Artist in Focus: Naomi Vona
Naomi is a London based artists who creates intricate collages on vintage photographs. This juxtaposition of the old and new, the perceived violence done to these images and the striking colour Naomi uses all prompt questions about the relationship between the past and the present. The value we place on these objects even after their owners have ceased and there is no one to recognise people in these pictures. Our world is image obsessed. We all take hundreds and thousands of photos every year. Naomi takes some of the very early images and superimposes a piece of our world on it. But does this change the past or the present?
Read our interview with Naomi below:
When did you start making art?
I always have been an art lover since I was a kid, but I seriously started to look at it when I was about 13-14 years old. I played around collages really soon (5-6 years old), using paper or cutting silhouettes from magazines. I do collages from a long time (from about 2003), but these kind of works were born in 2013, when I moved from Italy to Ireland.
What has inspired you to use found objects?
In 2013 I’ve bought lots of vintage photos and postcards from eBay because I’ve always loved to collect things as found stuff of any kind of material. Once I had hundreds of vintage photos in my hands too, I just thought: why don’t I put my collected stuff on them? So I started to play around collages. The result satisfied me so much, I felt really good and I didn’t want to stop anymore. I graduated in design and photography, my school research-projects always turned around archive, picture connected to memories and a conceptual approach to analogue photography. I think that I unconsciously mixed these two interests into this collage project. The fact that people can give away pictures from a forgotten past (because yes, these are a sort of discarded memories to me), is fascinating and scary at the same time. I wanted to give back a meaning to these faces, because someone forgot them. My interventions directly on vintage photos are definitely a challenge for me and for the people who watch them too.
What do the viewers usually ask you about your art?
It depends, sometimes they ask me why sometimes I cover the faces of the subjects. Or they ask me how I find the courage to use original vintage photos, or why I do this. But most of the times they ask me completely different things. People are pretty curious about my art process.
What do you want the viewer to experience?
I enjoy the fact that everyone is free to read through the lines what they want. I hope that I can bring to people some joy, fun and I also want them to think and explore all the possibilities behind the work they are observing. I like the idea that everyone can read “secret” messages through my creations, I don’t want to spread a specific message, I just want that people use their imagination and observe my works as they desire to.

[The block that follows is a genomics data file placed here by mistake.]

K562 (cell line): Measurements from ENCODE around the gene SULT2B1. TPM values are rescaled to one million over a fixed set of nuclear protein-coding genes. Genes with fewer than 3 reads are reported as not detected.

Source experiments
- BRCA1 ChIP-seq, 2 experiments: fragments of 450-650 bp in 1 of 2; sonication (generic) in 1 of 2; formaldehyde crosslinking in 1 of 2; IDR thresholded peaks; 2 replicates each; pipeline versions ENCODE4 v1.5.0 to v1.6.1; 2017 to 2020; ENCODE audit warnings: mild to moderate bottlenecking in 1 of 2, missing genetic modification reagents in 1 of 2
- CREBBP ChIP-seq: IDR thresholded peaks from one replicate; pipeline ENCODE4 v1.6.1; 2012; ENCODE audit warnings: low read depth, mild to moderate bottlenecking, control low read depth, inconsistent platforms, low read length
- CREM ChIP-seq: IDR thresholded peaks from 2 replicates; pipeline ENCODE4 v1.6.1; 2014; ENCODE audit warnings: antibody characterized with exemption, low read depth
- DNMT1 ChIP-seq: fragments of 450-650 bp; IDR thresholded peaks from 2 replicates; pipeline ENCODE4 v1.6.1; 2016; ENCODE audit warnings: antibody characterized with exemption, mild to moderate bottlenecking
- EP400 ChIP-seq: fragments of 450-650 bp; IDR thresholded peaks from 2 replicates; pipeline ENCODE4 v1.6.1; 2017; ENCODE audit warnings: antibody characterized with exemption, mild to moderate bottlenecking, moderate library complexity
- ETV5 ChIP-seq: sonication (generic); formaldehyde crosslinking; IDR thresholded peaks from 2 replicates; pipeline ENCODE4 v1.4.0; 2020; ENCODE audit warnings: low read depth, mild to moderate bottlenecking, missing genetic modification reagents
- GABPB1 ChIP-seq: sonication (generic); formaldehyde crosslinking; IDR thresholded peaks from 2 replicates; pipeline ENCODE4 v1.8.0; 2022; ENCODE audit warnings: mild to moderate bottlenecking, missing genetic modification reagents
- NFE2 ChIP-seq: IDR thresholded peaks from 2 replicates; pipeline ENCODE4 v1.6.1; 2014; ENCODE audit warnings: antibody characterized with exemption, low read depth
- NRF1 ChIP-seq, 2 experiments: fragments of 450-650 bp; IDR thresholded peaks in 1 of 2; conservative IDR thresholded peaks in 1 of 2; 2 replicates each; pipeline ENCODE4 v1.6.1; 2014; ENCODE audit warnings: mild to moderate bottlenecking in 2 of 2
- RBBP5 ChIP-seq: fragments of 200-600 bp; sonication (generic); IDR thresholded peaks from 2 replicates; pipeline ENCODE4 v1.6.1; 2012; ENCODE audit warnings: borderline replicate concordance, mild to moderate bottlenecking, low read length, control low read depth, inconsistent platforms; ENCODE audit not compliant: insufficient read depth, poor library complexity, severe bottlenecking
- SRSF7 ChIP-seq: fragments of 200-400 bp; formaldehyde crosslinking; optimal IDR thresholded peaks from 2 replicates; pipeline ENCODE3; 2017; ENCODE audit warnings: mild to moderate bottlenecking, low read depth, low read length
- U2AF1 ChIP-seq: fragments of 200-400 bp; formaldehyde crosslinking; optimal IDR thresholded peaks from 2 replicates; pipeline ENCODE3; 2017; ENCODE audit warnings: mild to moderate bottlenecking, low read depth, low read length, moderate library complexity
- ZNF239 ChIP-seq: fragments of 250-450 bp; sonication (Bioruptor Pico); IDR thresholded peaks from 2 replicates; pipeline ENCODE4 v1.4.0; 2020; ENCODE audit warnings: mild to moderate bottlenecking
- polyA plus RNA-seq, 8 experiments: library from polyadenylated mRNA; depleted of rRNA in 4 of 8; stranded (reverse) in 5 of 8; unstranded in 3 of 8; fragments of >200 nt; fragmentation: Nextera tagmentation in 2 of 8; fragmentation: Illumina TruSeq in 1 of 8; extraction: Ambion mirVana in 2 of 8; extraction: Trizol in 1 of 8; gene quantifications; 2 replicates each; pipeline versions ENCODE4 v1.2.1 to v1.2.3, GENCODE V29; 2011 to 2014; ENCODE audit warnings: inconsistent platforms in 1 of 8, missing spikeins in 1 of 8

How would you describe your work to someone who hadn’t seen it?
Maybe I could describe what I do like this: “I am a collage artist that uses found photos as a canvas. I put stuff over old people portraits and pretend to have been part of their life in some way”. Ahah, that could be funny.
What’s the driving force behind your work?
Passion and having fun. If these two things disappear, I believe that would be worthless to work on this creative project.
What is the most challenging part about being a mixed media artist?
In my case is the fact that I stick into very small sized pieces and I have a “ready-made” canvas to work on it. Sometimes I would love to work on bigger pictures for example, but it’s very difficult to find big vintage photos.
What is the question you encounter most when you tell someone you are an artist?
I try to not say it out loud, ahah. People use to ask me generic questions, it’s a kinda of awkward situation all the time.
What part of the working process do you enjoy most?
I love the fact that you are completely free to express yourself and you just do it. It’s an exciting adventure every time I work on something new, because you never know what will come out, which result you will have at the end. I always try to not think too much of what I am doing, I want that the picture in front of me helps me to find the solution to the rebus. I don’t know any of the subjects, so my fantasy is completely free to decide what to do. Everything surrounds me have a quite impact on what I do. It could be a landscape, a TV series or a flashing colour that popped up somewhere. I also love to update myself through blogs and see other extraordinary contemporary artists and their works. As I always say, every work is basically composed of three elements: my life background, my inspirations and subconscious, that is also the glue that puts all together.
Do you wish the place of art would change in society, if yes, how?
Creativity, and in general the art market, became accessible to anyone now thanks to the Internet and globalisation. Everyone has the chance to express themselves and to share their interests with anyone in the world, without any filter between the artist and the final user. On the other hand the selection and the recognition of a good project from another it’s more difficult and the creativity market can risk to become easily saturated. I have to say that, even if I cannot have a direct contact with the audience, I have a lot of useful feedbacks for them. This helps me a lot on my creative process. Artists can truly become a useful tool to communicate, inspire and move souls. Now more than ever.